TECHNOLOGY & CYBER RISK CLIENT ALERT: The Battle for Standing in Data-Breach Litigation Rages On

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The battle over standing in cyber-security litigation continues. . . .

The latest example appears to be related to a data-breach involving the Hudson Bay Company. Founded in 1670, the Hudson Bay Company is one of the oldest companies in North America. On April 1, 2018 it joined the ever growing list of corporations that have been victimized by cyber-security breaches. Specifically, the Hudson Bay Company, which is the corporate parent of luxury department stores Saks Fifth Avenue, Saks Off 5th, and Lord & Taylor, posted a statement on its company web pages explaining that it had become aware of a data security issue involving customer payment data at certain North American stores. The statement goes on to inform customers that Hudson Bay Company is working with security investigators regarding the breach. On April 2nd, the statement was updated to reassure customers that there was no indication that social security numbers, drivers licenses numbers, and pins had been compromised, and that the company was conducting a diligent investigation to gain an understanding of the scope of the breach. More »

LAWYERS PROFESSIONAL LIABILITY CLIENT ALERT: Protecting Against Legal Malpractice Counterclaims in New York

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An attorney must proceed prudently in commencing a fee claim, as a counterclaim for legal malpractice will often be asserted by a former, delinquent client. The following article summarizes the procedural mechanisms and litigation strategies an attorney can utilize to protect against the former client’s filing of such a counterclaim.[1] More »

CYBER RISK CLIENT ALERT: The Circuit Split Continues When It Comes to Standing in Cybersecurity Litigation

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U.S. Supreme Court Denies Cert in Recent Case in Which The D.C. Circuit Concluded That “Risk of Future Harm” Is Sufficient to Prove Standing

Federal Circuit Courts will remain split on what constitutes a “concrete injury” sufficient to establish standing in cybersecurity litigation after the Supreme Court recently denied certification of an appeal from the D.C. Circuit Court of Appeals in Attias v. CareFirst, Inc. On August 1, 2017, a three-judge panel in the D.C. Circuit issued a unanimous decision stating that the risk of future harm is sufficient to establish Article III standing in data breach cases. This decision serves as the latest ruling in a continued split among circuit courts across the nation.  The District Court’s holding is now final, as the U.S. Supreme Court denied certification on February 20, 2018. More »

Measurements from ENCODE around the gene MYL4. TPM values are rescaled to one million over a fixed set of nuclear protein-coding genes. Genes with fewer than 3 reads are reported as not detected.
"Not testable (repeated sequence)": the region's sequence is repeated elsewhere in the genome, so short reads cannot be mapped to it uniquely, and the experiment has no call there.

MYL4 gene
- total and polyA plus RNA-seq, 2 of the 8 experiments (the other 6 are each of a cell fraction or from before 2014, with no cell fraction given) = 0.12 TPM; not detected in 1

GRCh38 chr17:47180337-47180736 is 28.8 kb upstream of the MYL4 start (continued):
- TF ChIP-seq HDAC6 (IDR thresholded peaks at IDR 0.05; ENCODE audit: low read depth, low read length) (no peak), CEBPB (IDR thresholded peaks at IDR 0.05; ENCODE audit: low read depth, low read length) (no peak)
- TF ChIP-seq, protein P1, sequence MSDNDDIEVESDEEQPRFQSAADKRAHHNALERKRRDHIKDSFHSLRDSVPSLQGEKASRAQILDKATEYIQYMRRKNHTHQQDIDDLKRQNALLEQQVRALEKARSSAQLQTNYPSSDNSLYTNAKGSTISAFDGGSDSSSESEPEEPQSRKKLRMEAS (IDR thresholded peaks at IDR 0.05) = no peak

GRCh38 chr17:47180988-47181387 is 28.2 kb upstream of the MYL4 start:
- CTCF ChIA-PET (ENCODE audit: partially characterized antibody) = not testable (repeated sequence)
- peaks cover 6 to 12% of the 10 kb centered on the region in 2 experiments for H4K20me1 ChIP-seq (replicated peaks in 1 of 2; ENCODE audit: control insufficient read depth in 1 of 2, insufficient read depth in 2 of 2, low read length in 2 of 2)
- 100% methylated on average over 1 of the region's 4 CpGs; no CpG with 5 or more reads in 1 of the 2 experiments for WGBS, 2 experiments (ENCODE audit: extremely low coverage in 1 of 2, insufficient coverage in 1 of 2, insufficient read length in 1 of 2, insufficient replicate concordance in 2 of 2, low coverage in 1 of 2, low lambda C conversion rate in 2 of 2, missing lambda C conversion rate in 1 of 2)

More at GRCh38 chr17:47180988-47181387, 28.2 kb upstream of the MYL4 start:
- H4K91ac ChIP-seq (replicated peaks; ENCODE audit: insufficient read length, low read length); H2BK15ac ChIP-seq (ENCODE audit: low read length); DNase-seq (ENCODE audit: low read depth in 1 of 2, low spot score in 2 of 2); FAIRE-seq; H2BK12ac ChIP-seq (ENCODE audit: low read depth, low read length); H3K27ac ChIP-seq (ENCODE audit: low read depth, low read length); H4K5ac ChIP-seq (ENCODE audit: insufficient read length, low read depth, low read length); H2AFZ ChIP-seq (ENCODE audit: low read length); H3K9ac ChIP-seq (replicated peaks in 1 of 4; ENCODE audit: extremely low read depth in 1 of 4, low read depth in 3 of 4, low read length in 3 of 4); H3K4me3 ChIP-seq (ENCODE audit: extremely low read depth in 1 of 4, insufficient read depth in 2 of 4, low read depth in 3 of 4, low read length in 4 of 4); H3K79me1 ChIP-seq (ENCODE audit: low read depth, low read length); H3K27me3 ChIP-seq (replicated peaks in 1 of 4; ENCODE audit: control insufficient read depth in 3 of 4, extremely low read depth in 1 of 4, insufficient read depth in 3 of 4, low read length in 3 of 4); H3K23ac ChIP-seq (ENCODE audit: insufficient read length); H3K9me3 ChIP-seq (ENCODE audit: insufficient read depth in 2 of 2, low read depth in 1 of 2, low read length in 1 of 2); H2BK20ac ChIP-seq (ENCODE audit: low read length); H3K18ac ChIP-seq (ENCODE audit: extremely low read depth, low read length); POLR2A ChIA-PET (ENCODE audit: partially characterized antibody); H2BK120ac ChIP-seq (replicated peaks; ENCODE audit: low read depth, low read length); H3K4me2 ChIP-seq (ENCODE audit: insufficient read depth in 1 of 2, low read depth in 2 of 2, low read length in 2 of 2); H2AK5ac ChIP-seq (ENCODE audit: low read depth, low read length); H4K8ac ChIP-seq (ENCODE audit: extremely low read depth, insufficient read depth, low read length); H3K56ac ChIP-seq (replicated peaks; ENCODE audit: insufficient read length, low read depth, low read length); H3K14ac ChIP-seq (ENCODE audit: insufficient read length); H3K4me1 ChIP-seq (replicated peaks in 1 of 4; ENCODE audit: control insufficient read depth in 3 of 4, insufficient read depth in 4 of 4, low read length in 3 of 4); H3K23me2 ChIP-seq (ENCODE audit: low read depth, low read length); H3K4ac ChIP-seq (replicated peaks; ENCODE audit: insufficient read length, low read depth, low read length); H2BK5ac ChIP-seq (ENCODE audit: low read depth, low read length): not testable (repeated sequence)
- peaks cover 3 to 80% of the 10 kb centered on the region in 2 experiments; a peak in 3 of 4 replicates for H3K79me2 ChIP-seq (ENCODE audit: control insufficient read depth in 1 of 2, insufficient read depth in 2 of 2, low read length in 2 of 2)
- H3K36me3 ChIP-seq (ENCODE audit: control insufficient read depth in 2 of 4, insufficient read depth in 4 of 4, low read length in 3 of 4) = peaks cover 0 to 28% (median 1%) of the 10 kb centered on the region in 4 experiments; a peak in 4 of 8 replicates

PROFESSIONAL LIABILITY CLIENT ALERT: The Medical Studies Act: What Happens in Peer Review Does Not Always Stay in Peer Review

Medical professionals often face a difficult balancing act when it comes to peer review.  Hindsight is truly 20/20, and it is important for medical professionals to peer review patient and resident care to improve future treatment. However, when inadequate care is provided and a patient or resident is injured, medical professionals face the specter of litigation. How do medical professionals balance between improving future care and protecting themselves from litigation? To help balance these important interests, Illinois has passed both the Medical Studies Act, 735 ILCS 5/8-2101 et seq. (2004), and the Long-Term Care Peer Review and Quality Assessment and Assurance Protection Act, 745 ILCS 55/4 et. seq. (2014) (the “Quality Assessment Act”). While the line between communications protected during peer review and those that are discoverable in litigation is not perfectly clear despite these Acts, there are certain guidelines that peer-review committees can follow to ensure the greatest possibility of protection under the Acts. More »

PA PROFESSIONAL LIABILITY CLIENT ALERT: Superior Court of Pennsylvania Case Serves As Reminder To Communicate With Experts